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In other words, a truth value in a mathematical sense is binary, but human communication is fallible and runs the risk of fallacy, error, and distortion.

The idea of being "close enough" to the truth - even when being sincere - is something I think we can all agree exists so that we do not burden each other with unreasonable expectations of accuracy and precision.

If for example, someone asks me if the glass is full of water and it is 99% full, I will say - with no burden on my conscience - that it is indeed full.

Is it reasonable to conjecture that the human conscience contains a mechanism for assessing truth based on a spectrum of approximations rather than an exact set of criteria that must be met?

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    This is more of a neuroscience and psychology than philosophy question. Neurons fire only when the activation potential reaches a threshold, it is reasonable to assume that such threshold operation filters to the higher cognitive functions as well. It is well established in some areas, pattern recognition for example. You should ask on Psychology & Neuroscience SE. – Conifold Jul 23 '18 at 17:39
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Roy Sorensen does think it is reasonable because of the vagueness of the truth predicate in ordinary discourse. He is discussing truth as one of the conditions for knowledge :

Vagueness in the Truth Condition

Since the objects of knowledge are usually considered to be linguistic entities such as sentences or quasi-linguistic entities such as proposi- tions, it is natural to expect the objects of knowledge to be vague. Since knowledge implies truth, the vagueness of truth-bearers sometimes creates unclarity as to whether the truth condition is satisfied. For example, Nick asks Nancy 'When will you arrive for lunch?' Nancy answers 'Noonish.' Nick watches an accurate clock as he waits in order to be sure whether Nancy arrives noonish. Both Nick and Nancy understand 'noonish' to mean 'near noon.' If Nick sees Nancy arrive at 12:01, then Nick knows Nancy arrived noonish. Likewise, Nick knows that Nancy arrived noonish if she arrives at 12:02, 12:03, or 12:04. But as we add minutes, uncertainty about noonishness grows. Since we cannot specify the last noonish moment, we cannot specify the last time at which Nick knows. Our uncertainty as to whether he knows that time t is noonish can be traced to the vagueness of 'noon-ish' and thus the vagueness of the object of his belief.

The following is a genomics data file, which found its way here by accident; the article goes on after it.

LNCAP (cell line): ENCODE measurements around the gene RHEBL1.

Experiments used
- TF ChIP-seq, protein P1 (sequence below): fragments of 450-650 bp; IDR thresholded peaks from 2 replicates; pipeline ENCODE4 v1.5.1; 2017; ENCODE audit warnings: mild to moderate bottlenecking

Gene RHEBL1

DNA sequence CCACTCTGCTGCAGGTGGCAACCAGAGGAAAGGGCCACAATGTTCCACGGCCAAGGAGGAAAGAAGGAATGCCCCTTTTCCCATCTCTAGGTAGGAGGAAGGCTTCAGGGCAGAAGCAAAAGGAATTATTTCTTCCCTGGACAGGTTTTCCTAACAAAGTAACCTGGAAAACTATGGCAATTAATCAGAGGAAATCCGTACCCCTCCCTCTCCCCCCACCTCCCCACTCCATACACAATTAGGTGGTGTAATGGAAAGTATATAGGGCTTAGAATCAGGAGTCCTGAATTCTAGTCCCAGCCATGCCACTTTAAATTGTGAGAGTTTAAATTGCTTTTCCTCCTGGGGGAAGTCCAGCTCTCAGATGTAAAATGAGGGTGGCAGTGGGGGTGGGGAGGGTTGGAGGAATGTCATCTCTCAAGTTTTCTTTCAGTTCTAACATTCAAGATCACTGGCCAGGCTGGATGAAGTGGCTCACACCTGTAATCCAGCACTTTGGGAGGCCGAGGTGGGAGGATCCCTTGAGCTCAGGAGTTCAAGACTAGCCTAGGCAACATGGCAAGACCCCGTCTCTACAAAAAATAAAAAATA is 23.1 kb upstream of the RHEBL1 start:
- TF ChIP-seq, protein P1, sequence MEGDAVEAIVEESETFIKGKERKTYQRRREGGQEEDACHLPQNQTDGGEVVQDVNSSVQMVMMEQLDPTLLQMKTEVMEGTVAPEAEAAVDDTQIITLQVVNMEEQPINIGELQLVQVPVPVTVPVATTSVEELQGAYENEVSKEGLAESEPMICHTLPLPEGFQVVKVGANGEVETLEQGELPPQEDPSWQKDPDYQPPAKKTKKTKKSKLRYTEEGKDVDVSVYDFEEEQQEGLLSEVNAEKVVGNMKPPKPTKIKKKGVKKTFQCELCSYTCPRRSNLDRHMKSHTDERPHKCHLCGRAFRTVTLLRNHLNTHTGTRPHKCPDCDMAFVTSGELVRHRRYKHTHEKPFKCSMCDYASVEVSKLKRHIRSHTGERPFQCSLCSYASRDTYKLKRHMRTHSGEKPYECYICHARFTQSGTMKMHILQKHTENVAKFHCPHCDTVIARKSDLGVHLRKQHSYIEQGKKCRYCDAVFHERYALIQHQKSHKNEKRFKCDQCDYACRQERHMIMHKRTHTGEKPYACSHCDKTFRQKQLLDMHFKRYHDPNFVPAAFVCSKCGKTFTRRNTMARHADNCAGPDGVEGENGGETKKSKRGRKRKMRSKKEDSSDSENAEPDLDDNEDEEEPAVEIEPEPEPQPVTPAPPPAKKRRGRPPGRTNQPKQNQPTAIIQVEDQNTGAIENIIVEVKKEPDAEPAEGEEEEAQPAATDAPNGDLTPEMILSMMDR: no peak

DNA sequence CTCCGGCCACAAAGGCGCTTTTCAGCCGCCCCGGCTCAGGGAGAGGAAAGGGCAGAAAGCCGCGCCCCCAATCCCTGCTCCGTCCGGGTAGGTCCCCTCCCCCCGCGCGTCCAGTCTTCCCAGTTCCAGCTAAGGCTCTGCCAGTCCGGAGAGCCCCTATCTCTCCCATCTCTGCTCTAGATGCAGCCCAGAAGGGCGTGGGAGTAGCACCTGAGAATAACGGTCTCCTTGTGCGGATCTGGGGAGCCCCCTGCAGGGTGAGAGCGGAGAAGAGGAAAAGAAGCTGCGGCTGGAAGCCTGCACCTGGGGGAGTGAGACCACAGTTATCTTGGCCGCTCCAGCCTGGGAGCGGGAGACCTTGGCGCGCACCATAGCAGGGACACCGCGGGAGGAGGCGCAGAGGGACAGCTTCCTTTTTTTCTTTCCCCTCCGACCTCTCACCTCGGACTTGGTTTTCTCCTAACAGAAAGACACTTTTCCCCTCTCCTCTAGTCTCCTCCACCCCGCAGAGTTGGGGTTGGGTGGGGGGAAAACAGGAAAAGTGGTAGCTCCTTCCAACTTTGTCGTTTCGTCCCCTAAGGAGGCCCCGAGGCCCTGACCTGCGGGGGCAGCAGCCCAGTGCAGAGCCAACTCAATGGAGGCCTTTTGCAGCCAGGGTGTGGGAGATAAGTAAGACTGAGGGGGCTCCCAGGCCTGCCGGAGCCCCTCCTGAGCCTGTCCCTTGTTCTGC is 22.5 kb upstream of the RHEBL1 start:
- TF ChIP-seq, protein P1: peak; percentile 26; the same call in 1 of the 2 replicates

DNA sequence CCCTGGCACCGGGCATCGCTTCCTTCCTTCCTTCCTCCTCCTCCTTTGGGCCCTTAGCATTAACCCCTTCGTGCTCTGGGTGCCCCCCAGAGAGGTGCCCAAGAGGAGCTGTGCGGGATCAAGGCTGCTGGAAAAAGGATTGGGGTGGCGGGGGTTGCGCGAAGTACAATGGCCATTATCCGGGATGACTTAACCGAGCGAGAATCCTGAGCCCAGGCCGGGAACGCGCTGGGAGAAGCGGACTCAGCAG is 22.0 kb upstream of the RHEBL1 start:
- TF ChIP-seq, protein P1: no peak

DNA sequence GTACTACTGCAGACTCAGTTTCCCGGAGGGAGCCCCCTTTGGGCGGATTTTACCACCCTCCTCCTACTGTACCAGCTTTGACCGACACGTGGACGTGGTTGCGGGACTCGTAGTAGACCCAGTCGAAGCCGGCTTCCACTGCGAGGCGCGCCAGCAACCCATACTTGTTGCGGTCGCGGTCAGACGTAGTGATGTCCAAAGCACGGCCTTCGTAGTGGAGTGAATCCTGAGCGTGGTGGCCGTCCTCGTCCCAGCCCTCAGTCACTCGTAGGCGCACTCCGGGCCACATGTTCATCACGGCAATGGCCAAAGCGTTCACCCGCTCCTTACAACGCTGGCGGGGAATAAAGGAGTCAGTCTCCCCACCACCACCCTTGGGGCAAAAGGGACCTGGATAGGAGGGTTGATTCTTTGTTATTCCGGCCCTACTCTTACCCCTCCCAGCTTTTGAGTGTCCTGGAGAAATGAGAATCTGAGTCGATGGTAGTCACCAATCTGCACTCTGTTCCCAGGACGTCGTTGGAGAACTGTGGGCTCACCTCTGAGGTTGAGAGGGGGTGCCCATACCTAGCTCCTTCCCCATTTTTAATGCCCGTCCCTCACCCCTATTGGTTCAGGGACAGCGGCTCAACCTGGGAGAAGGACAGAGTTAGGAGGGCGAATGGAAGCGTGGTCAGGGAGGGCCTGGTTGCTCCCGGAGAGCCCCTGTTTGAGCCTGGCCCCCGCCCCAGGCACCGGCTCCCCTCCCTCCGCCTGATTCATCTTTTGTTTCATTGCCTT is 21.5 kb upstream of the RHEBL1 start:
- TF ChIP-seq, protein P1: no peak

Reference

Roy A. Sorensen, 'The Vagueness of Knowledge', Canadian Journal of Philosophy, Vol. 17, No. 4 (Dec., 1987), pp. 767-804 : 768.

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